Formerly a CIO for Roanoke County, Va., Greeves recalled an incident in which an employee was fired for statements she posted online. In her online profile, she was listed as a county employee. In this case, she was clearly making threats and so she was justly fired, Greeves explained. While threats aren't likely to be protected by anyone, government employees can protect themselves online by removing all job or employer references from their online activity. "But that’s not a very realistic scenario these days," Greeves said, adding that many people elect to clarify their statements as being personal, rather than representative of their employer.
Greeves' own Twitter profile, for example, includes the disclaimer, “Opinions are mine, not my employer's.” Such a disclaimer makes his intentions clear -- he is communicating as an individual, not as a government representative.
Many governments have a social media policy that outlines how the government's own social media presence should be run, with no mention of how employees should conduct themselves personally online. Such social media policy is even more crucial in government than it is in the private sector, Greeves said. “We're not just preserving an image or a brand name, we're a safety net, the single source provider to everybody who's in our audience,” he said. “We're not worried about the competition aspect, but we have to be all things to all people and so we've got to maintain a really strong level of trust and confidence in our ability to deliver what our taxpayers expect.”
While the NLRB rulings sought to prohibit private companies from instituting broad policies that could impinge on worker rights, many government agencies recommend policies to protect both the worker and the organization. But governments shouldn't follow the same rules as private companies, because they're not the same, said Kim Kaan, Web editor for Communications and Public Affairs in Chandler, Ariz. “I do think our social media policy is a good standard,” Kaan said. “In the public sector, we really have to keep in mind that we're public employees, so we have to be as transparent as possible. It's a great reminder to public employees that whatever you post, you assume it as a public employee.”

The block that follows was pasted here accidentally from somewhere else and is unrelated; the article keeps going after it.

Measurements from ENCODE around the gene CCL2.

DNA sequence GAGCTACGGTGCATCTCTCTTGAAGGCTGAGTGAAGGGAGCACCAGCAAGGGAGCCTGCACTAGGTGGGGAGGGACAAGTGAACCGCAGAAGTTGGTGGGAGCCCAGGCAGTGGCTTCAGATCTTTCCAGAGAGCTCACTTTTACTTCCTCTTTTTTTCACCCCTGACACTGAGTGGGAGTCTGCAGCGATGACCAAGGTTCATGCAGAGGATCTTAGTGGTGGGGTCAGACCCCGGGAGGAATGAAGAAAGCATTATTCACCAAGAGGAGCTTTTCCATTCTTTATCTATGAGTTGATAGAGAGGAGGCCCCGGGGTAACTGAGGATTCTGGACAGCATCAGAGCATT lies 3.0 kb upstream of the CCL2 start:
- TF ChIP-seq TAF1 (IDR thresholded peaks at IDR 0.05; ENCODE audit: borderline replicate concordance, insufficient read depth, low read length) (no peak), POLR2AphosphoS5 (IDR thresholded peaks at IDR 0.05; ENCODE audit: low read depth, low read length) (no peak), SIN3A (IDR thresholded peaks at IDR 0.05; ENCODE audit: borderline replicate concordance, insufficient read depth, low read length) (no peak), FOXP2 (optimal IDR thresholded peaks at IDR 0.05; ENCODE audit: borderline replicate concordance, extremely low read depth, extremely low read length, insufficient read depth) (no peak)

Chandler's personal use social media policy takes a stricter approach than the policy being proposed for Wake County, N.C.:
“Employees assume any and all risk associated with their off-duty personal/private blogging and use of social media on non-City-owned equipment. The City may require immediate removal of material and/or take disciplinary action for personal/private blogging or personal/private use of social media sites by employees that causes disruption of the workplace or impairs the mission of the City. Employees who engage in personal/private blogging or use of social media sites may not:
a. Attribute personal statements, opinions, or beliefs to the City of Chandler;
b. Disclose confidential City information;
c. Use the City logo or trademarks; or
d. Post any material that: (i) constitutes harassment, hate speech, or libel; (ii) violates the privacy rights of fellow employees; or (iii) is disruptive to the work environment because it impairs workplace discipline or control, impairs or erodes working relationships, creates dissension among co-workers, interferes with job performance, or obstructs operations.”
To her knowledge, the city has never fired an employee for statements made online, but when one employee began presenting his opinions online, the city asked him to add a disclaimer to his profile to make it clear that his opinions did not represent his employer.
Public employees are different than private sector workers, Kaan said, and everything they say becomes part of the public record. “Public employees are held to a higher standard and you need to conduct yourself knowing that you work for a public entity and whatever you do could be reflected onto your organization,” she said.